February 10, 2016
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The Super Bowl is one of the biggest events in America’s sporting calendar – appealing to both casual fans and diehards alike. For marketing officials, it’s a chance to launch ads that are seen by millions of spectators, setting them back a whopping $5 million for a 30-second slot.
With a budget like that, it’s unsurprising that Super Bowl ads pull out all the stops, even recruiting big name celebrities to help their campaigns. This creates some interesting results.
2016 saw brands like Coca Cola, Wix.com and Doritos creating memorable adverts. The clear winner in terms of social shares seems to be Doritos with their ‘ultrasound’ advert.
Most brands don’t have that kind of budget – but there are still marketing lessons to be learned forsmaller brands learn from the Super Bowl?
Understanding what it is that makes these adverts shareable is key. Research from Buzzsumo suggests that content which invokes amusement, awe, joy or laughter was most shareable. Super Bowl ads are no different, with funny adverts excelling and seeing high social shares.
Lesson: Make any content or advertising campaigns you create emotive. Give people a reason to share.
Tied into virality is the use of social media. Brands that engaged online throughout the Super Bowl achieved plenty of attention. Despite a recent #RIPTwitter trend that had some users thinking Twitter would die out, the Super Bowl proved how effective it is for live events.
Esurance excelled thanks to a campaign that was strongly tied to social media. They gave away around $1million to 17 people through the hashtag #esurancesweepstakes and received around 2 million Twitter mentions. Other branded hashtags like #puppymonkeybaby from Mountain Dew attracted lots of attention.
Lesson: Any ad spend or campaign should be supported with social media. Using a branded hashtag that can attract mentions and be tied to your brand, as well as encouraging retweets with giveaways and prizes, can earn you some impressive engagement figures.
Before the Super Bowl had even begun, most brands had uploaded their ads on YouTube and had already started to attract millions of views. In the always-connected world, you don’t have to stick to the actual event. Hyundai’s ad, The Chase, was uploaded ahead of the Super Bowl and is one of the most viewed, with 22 million views.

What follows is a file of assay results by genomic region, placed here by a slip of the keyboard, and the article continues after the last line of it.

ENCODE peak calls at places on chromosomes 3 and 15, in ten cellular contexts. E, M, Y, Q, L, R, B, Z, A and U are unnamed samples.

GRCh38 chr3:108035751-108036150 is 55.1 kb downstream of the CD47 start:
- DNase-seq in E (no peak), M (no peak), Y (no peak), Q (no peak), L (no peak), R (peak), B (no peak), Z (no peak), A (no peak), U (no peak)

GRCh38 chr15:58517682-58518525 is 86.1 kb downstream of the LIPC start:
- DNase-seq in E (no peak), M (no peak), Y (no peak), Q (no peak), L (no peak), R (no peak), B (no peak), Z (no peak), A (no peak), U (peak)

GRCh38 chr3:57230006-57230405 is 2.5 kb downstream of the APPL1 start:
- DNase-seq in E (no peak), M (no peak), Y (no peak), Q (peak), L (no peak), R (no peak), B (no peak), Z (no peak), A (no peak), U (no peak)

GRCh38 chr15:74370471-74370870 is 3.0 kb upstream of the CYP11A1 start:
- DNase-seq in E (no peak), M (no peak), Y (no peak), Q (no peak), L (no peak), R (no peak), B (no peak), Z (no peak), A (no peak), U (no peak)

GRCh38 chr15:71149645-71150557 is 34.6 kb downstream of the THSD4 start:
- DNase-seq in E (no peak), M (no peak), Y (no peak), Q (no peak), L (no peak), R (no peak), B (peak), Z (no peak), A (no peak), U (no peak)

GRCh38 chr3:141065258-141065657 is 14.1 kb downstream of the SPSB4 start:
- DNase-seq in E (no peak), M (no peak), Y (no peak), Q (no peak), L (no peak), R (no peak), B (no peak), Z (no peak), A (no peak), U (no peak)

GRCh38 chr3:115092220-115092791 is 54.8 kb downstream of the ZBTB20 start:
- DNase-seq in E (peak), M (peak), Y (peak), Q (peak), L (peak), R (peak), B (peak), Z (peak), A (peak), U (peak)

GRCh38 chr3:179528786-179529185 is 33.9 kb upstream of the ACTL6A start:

Brands took to Facebook, YouTube and even Snapchat to promote themselves. Some, like Gatorade, even bought branded Snapchat filters — on a regular day, these cost $400,000.
Lesson: Upload your marketing efforts ahead of events and start generating engagement early by promoting on social media.
Up to 80% of super bowl commercials don’t boost sales or increase purchase intent. Most of the slots are used by brands with an ad spend so great that they get involved simply so they don’t miss out.
An actual demonstrable ROI is hard to predict, but research suggests just 6% watch the adverts to discover brands, products or services and less than 1% watch to influence a purchase. An advert at the Super Bowl is more to boost brand awareness.
Lesson: A business needs to know how much it can afford to spend and what it expects in return. If you have a strict budget, throwing money into video advertisements and features in editorial magazines might not provide much in the way of actual sales when compared to spending the money on PPC advertising or a more direct marketing service.
Finally, the most successful Super Bowl adverts include celebrities and pop culture icons to help them go viral. T-Mobile, for example, spoofed Drake’s popular Hotline Bling song to create an instantly recognisable but humorous ad.
Avocados from Mexico’s AVOS in Space ad dropped lots of pop culture references into their ad, from Emoji’s to ‘The Dress’ to Scott Baio.
Lesson: Even the most serious brands shouldn’t be afraid to discuss pop culture and push the boundaries. People engage with things they recognise, so make your campaigns familiar and funny.
Small companies can always benefit from watching larger brand’s marketing efforts. Despite the fact most of us will never see a $5 million ad budget, there are some clear lessons we can learn from studying bigger businesses’ campaigns. If you’d like help with your own marketing campaigns, get in touch today.
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